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Suprised during Repairwork

This week I got a chance to mend a beautifully knit cardigan.  The style was complex,  there were several different sorts of fiber and many colors of ecru.  The finishing work was loverly.

So the problem was that the neckline on this oatmeal-colored DK wool cardigan was a scoop front.  To finish it off, instead of a “standard ” ribbing, they had made this wonderful pleated ruffle with another lace-weight color of ecru.  To attach it, there had obviously been live stitched picked up off of the DK body.  And now, the three inches or so of the right front lace had separated from the boy of the sweater.

It was a sensitive repair.  Because of the way the lace would fall when the sweater was hooked shut  it was probable that the inside of the seam would show at times. I needed to graft live stitches, using the best match for yarn I could find.  And all this would be happening on the right front of a scoop neck – just where the cleavage might be, and where a languid hand might be poised during a coquettish moment.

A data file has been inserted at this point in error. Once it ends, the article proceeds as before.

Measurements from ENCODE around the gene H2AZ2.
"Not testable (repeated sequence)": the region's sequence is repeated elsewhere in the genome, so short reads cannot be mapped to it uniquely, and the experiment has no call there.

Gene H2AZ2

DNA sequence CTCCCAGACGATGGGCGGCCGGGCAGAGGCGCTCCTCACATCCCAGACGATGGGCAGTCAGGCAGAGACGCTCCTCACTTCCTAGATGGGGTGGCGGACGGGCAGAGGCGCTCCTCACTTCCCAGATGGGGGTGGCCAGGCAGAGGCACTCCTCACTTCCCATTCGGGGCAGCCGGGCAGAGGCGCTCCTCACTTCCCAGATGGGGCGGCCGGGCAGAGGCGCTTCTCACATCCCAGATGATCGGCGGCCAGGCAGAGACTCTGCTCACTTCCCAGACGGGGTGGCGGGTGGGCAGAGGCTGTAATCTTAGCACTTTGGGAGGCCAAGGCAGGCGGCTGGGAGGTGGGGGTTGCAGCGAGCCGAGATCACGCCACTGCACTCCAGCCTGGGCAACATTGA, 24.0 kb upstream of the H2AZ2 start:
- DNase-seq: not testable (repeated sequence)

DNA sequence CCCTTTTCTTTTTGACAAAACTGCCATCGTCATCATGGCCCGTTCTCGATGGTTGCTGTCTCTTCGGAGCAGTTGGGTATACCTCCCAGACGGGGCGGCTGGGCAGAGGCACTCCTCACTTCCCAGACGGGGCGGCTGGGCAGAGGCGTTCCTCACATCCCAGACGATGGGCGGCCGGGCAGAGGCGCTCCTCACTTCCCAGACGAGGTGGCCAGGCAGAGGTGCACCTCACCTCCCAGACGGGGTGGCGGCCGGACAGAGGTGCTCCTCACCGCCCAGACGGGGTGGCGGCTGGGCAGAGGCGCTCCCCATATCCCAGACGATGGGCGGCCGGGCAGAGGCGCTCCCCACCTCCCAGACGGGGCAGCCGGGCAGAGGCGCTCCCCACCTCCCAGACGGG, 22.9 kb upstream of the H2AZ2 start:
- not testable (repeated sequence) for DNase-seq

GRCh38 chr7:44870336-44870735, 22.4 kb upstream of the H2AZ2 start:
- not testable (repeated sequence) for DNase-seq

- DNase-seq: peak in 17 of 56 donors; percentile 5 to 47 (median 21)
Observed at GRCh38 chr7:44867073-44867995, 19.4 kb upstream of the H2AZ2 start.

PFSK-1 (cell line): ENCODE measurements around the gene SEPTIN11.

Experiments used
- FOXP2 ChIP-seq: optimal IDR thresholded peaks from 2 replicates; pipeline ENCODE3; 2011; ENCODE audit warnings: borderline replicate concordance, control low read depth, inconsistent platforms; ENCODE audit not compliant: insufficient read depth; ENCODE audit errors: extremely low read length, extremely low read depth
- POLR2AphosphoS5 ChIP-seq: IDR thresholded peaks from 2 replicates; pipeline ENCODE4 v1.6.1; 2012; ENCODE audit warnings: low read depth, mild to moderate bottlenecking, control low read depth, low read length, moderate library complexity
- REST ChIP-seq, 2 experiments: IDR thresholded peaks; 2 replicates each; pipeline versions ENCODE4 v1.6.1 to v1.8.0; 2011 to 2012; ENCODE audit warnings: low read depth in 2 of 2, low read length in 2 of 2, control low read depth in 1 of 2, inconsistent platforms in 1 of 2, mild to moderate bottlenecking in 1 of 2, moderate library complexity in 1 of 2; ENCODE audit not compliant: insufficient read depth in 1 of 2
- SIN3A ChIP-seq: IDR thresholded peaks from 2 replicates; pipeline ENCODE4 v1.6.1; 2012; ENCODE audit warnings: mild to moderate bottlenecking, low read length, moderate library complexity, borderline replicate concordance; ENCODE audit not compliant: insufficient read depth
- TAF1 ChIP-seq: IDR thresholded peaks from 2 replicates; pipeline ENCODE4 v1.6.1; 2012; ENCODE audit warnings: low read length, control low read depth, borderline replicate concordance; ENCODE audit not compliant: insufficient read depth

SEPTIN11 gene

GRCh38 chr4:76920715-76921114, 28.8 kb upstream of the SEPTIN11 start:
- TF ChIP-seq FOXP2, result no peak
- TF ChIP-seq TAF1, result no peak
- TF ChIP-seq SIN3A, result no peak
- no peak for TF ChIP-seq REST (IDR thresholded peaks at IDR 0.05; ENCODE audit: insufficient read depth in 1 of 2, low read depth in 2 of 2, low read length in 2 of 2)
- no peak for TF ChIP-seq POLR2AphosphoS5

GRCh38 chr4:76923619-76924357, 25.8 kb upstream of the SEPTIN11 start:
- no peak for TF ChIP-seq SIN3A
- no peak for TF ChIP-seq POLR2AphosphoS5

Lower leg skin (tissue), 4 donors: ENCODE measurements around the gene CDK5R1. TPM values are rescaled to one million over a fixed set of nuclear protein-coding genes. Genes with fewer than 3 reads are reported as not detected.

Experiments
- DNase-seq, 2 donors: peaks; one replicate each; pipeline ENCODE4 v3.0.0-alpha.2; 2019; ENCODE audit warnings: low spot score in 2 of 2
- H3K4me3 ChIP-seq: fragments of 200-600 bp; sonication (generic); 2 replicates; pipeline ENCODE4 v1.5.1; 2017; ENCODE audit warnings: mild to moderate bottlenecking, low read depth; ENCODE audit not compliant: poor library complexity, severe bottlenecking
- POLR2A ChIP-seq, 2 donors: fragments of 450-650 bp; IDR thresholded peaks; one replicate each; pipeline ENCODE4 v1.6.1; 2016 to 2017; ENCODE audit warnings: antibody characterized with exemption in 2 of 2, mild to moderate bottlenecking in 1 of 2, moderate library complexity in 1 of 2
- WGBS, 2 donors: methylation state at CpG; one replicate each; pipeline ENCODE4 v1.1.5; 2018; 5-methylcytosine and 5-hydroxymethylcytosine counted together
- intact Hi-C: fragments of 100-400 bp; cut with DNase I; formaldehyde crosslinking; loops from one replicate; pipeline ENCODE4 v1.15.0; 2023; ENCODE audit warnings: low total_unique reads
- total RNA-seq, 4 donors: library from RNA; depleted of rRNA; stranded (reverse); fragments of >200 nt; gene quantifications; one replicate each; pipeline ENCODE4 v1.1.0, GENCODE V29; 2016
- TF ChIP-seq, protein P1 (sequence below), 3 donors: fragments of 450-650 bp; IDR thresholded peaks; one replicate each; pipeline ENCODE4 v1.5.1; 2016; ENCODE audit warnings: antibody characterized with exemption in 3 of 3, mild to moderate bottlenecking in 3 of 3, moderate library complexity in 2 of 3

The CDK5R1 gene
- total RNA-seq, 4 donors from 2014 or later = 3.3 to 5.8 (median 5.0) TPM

Well, it seemed a bit much to charge the customer for an entire ball of yarn, so I went to my stash to find a match.  Look!  There was a  possible suspect in a swatch I had made for another purpose a few years ago.  Great!  No need to dig any further.

After picking up all the stray stitches on both sides, I decided not to do a graft, but to simply bind off the lace stitches, then sew them to the body as a general seam.  Wow, was I happy with the results!  Looking good!

As I was admiring the rest of the sweater for possible holes or seaming needed, I was really enamored of the workmanship. It had a princess seamline, knit in and not sewn in later.  It had pleats around the bottom put in a slipstitches.  I thought, “Wow!  this is really an heirloom caliber job!”

Then I noticed the commercial labels sewn into the back collar – Size S, Made in China.  Well, handmade for sure.  And no slouch either.


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